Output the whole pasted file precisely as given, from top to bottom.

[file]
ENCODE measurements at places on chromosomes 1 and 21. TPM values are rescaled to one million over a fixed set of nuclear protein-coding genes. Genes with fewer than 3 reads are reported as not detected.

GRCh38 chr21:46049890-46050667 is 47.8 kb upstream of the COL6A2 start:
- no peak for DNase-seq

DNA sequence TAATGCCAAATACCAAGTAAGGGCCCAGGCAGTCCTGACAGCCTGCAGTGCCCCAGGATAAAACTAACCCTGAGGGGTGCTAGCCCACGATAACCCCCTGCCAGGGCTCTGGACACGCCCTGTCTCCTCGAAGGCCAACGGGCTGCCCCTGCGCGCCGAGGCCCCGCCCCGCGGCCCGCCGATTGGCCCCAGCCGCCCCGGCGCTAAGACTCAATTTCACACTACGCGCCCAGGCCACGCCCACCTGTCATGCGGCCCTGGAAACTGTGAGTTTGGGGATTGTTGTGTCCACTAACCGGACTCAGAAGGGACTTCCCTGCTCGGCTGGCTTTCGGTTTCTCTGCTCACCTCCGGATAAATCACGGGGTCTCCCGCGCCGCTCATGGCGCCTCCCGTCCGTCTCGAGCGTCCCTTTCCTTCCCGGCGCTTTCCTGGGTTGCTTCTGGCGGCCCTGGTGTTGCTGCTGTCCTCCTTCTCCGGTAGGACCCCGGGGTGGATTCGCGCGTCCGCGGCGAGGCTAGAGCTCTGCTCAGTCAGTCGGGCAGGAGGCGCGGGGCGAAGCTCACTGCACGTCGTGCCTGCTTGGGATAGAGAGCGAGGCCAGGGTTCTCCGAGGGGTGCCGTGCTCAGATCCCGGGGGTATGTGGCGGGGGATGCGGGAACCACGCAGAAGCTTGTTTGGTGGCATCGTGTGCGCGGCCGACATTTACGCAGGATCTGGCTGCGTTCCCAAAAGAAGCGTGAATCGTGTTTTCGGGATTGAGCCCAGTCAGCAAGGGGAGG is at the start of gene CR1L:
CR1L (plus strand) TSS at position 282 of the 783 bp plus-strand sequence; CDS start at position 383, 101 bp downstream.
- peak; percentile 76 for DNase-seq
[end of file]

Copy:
ENCODE measurements at places on chromosomes 1 and 21. TPM values are rescaled to one million over a fixed set of nuclear protein-coding genes. Genes with fewer than 3 reads are reported as not detected.

GRCh38 chr21:46049890-46050667 is 47.8 kb upstream of the COL6A2 start:
- no peak for DNase-seq

DNA sequence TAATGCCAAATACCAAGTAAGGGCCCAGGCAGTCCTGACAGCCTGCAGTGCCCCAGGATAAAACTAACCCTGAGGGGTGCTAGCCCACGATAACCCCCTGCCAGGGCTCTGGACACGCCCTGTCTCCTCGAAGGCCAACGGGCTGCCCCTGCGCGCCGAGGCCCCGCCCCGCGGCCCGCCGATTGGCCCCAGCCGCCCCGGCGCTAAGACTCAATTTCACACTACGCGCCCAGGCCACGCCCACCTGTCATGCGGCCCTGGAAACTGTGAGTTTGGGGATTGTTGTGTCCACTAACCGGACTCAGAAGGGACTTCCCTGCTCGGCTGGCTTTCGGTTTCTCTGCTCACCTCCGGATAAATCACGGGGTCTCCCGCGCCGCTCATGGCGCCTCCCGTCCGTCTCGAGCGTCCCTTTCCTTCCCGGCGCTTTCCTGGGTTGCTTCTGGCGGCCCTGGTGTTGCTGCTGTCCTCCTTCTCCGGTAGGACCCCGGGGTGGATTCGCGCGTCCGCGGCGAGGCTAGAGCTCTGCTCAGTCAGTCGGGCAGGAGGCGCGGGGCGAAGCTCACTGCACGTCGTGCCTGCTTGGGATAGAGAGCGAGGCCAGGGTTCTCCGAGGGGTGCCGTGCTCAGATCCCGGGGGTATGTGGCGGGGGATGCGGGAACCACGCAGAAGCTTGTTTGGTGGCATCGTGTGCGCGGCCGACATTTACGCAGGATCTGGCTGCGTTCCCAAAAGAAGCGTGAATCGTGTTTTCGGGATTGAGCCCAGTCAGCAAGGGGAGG is at the start of gene CR1L:
CR1L (plus strand) TSS at position 282 of the 783 bp plus-strand sequence; CDS start at position 383, 101 bp downstream.
- peak; percentile 76 for DNase-seq